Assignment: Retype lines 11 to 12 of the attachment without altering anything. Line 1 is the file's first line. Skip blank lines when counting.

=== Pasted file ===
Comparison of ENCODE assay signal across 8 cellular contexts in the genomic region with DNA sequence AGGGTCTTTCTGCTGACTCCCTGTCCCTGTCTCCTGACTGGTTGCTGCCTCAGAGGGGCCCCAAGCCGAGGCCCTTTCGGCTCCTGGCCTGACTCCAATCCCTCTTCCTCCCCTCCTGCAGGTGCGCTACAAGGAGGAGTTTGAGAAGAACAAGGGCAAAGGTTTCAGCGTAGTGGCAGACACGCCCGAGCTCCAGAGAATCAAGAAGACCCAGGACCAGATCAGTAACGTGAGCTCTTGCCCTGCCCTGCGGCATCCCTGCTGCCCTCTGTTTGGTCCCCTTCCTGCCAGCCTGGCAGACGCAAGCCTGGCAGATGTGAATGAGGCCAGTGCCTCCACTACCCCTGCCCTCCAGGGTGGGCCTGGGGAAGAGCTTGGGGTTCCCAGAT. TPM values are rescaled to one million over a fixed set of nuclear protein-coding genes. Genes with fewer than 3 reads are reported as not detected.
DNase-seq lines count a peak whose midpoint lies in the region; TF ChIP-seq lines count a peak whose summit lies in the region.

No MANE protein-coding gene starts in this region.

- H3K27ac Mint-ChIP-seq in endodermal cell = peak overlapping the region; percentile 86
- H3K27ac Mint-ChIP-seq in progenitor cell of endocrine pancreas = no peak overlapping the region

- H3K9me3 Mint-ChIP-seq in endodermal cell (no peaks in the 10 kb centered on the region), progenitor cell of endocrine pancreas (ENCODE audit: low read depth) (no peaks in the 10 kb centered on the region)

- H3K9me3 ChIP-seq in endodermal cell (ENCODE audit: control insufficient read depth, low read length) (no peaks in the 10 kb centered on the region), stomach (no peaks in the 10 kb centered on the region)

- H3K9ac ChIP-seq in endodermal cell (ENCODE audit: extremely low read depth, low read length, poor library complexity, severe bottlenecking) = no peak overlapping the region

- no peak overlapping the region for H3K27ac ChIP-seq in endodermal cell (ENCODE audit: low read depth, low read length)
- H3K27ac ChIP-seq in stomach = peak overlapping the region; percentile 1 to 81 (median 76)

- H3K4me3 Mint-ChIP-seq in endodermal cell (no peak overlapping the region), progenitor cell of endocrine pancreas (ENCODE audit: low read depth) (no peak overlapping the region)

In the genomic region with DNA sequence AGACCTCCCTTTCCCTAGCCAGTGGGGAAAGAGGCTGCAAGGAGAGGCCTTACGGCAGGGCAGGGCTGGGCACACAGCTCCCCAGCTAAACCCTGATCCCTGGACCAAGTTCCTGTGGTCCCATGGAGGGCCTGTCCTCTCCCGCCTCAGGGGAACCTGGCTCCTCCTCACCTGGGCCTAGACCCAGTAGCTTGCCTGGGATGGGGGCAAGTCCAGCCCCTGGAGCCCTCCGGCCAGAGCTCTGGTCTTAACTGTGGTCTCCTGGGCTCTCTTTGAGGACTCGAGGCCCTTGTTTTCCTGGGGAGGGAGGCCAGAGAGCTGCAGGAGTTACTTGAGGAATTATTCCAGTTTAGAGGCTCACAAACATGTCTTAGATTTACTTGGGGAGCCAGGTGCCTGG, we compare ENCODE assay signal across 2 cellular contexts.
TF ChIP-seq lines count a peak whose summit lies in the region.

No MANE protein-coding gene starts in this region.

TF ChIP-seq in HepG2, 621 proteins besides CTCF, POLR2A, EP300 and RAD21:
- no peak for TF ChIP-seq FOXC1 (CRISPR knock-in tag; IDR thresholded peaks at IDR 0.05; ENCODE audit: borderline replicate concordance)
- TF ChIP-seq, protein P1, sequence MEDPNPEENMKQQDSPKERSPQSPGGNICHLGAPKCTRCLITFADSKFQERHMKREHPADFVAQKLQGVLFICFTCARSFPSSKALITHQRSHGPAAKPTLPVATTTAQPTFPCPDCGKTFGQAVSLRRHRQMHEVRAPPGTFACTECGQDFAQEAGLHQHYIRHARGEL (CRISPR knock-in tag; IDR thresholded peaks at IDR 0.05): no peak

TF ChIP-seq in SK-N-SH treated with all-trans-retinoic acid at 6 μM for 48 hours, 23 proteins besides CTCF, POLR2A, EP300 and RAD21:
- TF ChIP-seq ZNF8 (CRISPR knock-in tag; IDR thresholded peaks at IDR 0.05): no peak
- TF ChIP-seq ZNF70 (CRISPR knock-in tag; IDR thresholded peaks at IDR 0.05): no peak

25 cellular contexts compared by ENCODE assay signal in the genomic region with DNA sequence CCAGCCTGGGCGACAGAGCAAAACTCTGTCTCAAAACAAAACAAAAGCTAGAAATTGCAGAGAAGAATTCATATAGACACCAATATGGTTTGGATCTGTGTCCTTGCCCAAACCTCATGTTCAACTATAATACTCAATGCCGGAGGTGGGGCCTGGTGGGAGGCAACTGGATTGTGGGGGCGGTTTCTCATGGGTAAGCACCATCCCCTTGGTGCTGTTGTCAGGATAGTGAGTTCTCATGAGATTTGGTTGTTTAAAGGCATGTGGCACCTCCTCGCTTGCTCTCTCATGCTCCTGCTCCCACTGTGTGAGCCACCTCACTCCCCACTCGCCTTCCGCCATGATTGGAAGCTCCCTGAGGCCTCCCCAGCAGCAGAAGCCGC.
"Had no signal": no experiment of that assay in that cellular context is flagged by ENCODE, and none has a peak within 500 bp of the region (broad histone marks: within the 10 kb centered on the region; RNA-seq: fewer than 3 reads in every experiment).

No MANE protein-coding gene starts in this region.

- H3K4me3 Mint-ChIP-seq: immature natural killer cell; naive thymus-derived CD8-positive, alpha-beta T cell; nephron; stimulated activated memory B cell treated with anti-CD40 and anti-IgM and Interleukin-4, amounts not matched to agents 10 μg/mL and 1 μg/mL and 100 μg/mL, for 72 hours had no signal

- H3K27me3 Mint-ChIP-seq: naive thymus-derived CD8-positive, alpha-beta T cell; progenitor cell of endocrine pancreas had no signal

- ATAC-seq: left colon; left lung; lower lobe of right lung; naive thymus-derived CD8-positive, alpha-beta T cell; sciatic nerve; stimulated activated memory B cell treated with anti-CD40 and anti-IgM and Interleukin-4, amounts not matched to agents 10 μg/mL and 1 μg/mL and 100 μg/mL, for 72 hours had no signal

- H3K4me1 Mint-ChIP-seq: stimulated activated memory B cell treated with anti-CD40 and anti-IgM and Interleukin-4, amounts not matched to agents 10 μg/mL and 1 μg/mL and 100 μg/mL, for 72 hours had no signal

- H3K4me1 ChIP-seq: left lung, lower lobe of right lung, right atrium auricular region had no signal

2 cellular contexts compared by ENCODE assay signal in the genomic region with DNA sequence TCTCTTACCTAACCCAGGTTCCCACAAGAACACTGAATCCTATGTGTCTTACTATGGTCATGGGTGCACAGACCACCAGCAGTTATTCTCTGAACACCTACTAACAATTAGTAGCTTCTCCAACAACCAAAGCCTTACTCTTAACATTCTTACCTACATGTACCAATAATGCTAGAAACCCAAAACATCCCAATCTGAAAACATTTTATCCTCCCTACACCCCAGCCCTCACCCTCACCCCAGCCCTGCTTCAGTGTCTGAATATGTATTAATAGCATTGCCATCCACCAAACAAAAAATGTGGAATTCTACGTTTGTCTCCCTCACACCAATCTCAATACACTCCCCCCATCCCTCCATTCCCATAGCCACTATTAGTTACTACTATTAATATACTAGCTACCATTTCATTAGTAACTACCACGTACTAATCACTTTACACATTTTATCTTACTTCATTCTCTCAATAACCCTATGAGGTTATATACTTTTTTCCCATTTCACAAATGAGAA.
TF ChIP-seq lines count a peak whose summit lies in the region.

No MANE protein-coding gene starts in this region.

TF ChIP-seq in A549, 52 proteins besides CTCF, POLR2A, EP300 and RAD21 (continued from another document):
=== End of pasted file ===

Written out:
- H3K4me3 Mint-ChIP-seq in endodermal cell (no peak overlapping the region), progenitor cell of endocrine pancreas (ENCODE audit: low read depth) (no peak overlapping the region)

In the genomic region with DNA sequence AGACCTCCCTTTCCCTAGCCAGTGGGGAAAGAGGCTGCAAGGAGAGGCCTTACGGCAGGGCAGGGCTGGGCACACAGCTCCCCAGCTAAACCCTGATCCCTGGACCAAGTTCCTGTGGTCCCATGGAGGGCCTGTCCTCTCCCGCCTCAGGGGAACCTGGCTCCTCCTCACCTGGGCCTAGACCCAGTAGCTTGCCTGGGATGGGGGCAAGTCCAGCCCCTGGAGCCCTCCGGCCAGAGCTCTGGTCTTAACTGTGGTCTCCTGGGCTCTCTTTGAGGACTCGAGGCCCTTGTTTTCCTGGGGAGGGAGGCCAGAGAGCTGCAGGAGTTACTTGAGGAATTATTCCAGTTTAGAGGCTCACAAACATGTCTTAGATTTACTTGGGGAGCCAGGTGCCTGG, we compare ENCODE assay signal across 2 cellular contexts.